Johnson & Johnson COVID-19 vaccine is back online as Oklahoma health leaders stress its safety

Dana Branham

With Johnson & Johnson COVID-19 vaccines back online in Oklahoma after a nationwide pause, the next challenge for health officials could be communicating the safety of the one-shot vaccines. 

Oklahoma has already seen a slower pace for vaccinations in recent weeks. And a national poll from The Washington Post and ABC News found that Americans had significantly lower trust in the safety of the Johnson & Johnson vaccine, compared with the Pfizer and Moderna vaccines, after federal health officials recommended a pause in its use.

It’s understandable for people to have concerns after the Johnson & Johnson pause, which was put in place after the discovery of a small number of cases of a rare blood clotting response in women who had been vaccinated, Dr. Donna Tyungu said during Tuesday’s weekly Healthier Oklahoma Coalition news conference. 

COVID-19:Oklahoma saw about a 40% decline in daily vaccinations, officials say

“It's a pretty major decision to have a pause like that,” said Tyungu, a pediatric infectious disease specialist with OU Health. “But it was literally done for the safety of the population. For me, it just shows how seriously everyone's taking these vaccines and how seriously [officials] are taking the efficacy of the vaccines and the safety.” 

Betsy Mathew administers an injection of the Johnson and Johnson COVID-19 vaccine to a client of the Homeless Alliance at the shelter in Oklahoma City on March 12.

COVID-19 vaccine benefits outweigh risks, experts say

The pause gave health officials a chance to get the word out to providers about how to treat the rare clotting disorder and to find any other cases of that response they may have initially missed, Tyungu said. In total, 15 cases were discovered out of nearly 8 million doses administered.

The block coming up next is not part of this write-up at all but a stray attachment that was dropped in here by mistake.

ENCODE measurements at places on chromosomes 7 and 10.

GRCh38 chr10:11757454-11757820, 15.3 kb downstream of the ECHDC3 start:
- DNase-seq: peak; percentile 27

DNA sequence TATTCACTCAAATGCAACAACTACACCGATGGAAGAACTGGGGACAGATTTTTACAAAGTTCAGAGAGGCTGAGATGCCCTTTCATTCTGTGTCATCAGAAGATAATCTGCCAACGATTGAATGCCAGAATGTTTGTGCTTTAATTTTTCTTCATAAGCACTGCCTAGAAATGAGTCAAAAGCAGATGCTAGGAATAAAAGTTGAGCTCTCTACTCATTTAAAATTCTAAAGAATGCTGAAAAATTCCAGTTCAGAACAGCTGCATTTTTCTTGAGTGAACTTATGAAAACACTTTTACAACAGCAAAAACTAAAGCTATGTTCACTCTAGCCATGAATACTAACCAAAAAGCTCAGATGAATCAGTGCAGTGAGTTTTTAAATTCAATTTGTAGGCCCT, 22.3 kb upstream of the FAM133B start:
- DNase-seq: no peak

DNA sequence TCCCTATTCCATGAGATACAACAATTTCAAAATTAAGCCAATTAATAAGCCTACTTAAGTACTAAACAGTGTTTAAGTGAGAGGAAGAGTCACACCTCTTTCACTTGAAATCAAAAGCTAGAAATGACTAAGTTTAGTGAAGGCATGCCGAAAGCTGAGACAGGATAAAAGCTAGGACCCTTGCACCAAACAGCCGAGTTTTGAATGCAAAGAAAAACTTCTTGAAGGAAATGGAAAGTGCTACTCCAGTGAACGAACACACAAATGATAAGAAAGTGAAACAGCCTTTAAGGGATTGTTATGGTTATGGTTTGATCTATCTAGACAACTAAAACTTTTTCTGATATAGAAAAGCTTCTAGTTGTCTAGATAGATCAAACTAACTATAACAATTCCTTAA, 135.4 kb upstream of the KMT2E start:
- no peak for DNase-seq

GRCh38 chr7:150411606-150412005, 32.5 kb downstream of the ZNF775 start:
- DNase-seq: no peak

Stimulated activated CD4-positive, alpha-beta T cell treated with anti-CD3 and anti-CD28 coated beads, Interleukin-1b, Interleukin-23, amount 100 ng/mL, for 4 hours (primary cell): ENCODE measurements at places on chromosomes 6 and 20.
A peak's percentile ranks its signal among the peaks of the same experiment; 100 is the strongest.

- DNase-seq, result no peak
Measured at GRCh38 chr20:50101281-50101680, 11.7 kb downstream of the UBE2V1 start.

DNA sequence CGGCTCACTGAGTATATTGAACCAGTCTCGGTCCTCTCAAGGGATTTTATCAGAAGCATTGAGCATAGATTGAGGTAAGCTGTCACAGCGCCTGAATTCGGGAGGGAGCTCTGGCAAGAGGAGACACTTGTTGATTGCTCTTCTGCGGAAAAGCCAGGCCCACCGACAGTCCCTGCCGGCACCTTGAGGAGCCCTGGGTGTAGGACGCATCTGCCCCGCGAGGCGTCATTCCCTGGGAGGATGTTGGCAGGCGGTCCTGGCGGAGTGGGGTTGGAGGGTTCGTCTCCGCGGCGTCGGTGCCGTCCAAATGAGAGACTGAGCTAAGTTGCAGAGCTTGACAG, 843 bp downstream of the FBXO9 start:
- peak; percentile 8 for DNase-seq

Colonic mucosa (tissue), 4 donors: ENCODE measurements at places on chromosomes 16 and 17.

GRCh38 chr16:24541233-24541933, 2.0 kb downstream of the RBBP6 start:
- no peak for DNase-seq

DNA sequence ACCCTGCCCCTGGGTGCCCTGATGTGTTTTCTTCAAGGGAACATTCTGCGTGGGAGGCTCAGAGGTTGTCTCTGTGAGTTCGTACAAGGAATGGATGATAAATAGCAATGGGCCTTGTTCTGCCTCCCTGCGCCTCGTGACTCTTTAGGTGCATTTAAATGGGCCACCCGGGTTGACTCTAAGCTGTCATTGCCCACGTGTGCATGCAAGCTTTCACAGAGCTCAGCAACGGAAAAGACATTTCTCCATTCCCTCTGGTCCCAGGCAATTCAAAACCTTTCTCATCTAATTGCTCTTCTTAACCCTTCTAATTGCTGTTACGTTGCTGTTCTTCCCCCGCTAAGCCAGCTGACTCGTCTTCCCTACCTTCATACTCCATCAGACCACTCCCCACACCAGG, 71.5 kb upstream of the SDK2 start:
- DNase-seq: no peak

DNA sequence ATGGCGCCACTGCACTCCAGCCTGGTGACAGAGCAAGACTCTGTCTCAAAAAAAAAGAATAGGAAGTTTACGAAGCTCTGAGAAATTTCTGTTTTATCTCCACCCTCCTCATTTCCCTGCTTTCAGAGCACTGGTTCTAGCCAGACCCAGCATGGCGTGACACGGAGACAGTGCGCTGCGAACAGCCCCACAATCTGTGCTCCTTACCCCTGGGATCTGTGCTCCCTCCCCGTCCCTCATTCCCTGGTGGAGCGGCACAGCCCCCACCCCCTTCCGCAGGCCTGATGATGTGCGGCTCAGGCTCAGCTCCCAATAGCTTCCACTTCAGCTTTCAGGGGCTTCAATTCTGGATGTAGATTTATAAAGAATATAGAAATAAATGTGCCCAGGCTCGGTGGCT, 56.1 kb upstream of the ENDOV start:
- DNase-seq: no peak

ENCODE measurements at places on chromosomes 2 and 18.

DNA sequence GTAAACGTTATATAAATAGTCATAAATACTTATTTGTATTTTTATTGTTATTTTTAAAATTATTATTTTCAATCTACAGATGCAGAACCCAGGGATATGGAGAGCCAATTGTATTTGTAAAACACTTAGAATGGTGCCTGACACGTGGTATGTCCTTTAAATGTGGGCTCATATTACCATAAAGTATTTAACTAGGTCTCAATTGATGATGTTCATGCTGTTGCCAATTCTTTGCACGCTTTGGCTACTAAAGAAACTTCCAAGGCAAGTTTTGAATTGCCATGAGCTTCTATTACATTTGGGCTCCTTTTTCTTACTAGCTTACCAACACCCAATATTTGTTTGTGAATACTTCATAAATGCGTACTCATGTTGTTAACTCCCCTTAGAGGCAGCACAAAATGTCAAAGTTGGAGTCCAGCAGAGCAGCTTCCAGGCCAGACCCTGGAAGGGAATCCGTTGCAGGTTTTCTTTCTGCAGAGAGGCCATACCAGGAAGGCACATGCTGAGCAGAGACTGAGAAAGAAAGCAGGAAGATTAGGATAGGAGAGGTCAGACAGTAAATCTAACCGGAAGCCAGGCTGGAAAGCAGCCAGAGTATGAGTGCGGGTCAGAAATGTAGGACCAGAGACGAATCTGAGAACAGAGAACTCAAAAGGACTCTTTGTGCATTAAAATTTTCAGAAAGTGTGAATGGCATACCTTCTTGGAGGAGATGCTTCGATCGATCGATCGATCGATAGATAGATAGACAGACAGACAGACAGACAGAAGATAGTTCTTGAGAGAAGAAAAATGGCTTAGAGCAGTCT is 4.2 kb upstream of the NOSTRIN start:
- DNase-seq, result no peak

Health officials and experts have underscored that the benefits of the vaccine far outweigh any possible risks. 

Oklahoma:State will resume using Johnson & Johnson vaccine after FDA lifts pause

Keith Reed, deputy commissioner of health with the Oklahoma State Department of Health, said public confidence in vaccines is always a concern, because vaccine uptake is a crucial part of putting an end to the COVID-19 pandemic.

Reed has pointed to the pause as evidence of a highly-sensitive vaccine monitoring system, but he said he knows not everyone will see it that way.

“Moving forward, I would say to those individuals, we have two other excellent vaccines out there,” Reed said. “We've given millions and millions of doses of both of those. The same type of sensitive monitoring system is tracking those vaccines as well.” 

Reed stressed that the clotting risk with the Johnson & Johnson was “extremely rare” and said it’s still an “extremely safe vaccine.”

The FDA and CDC recommended pausing the Johnson & Johnson vaccine on April 13.

Demand still exists for Johnson & Johnson vaccine

Carter Healthcare, a home health agency based in Oklahoma City, had Johnson & Johnson vaccine supplies on hand for a vaccination event in El Reno on Saturday in partnership with the city. Because the pause lifted Friday night, the site was able to offer both Johnson & Johnson and Moderna shots, said Sue Douglas, a nurse and corporate compliance officer for Carter Healthcare. 

The day of the event, more people seemed to gravitate toward the Moderna shots, Douglas said. But there was demand for the Johnson & Johnson vaccines, too, she said.

More:How do I get a COVID vaccine in Oklahoma? Who's eligible? A guide to getting your shot

“People were still open to the [Johnson & Johnson] even though there was a pause,” Douglas said, adding that people who visited the clinic said they had expected the one-shot vaccine to come back online. 

Adrean Mendoza, of Norman, received his Johnson & Johnson COVID-19 vaccine shortly after he became eligible in Phase 3 of the state’s vaccination plan in March. When he learned of the pause, he wasn’t concerned for himself — but he was concerned that it could drive further vaccine hesitancy. 

“I had no concerns about my own health, the health of my coworkers or anyone else who got it,” said Mendoza, 28. “It was all about the fear that this might slow down the vaccination process even more.”

If he had to get the same shot over again, he would, Mendoza said. 

“I know the science backs up that it's completely safe,” he said.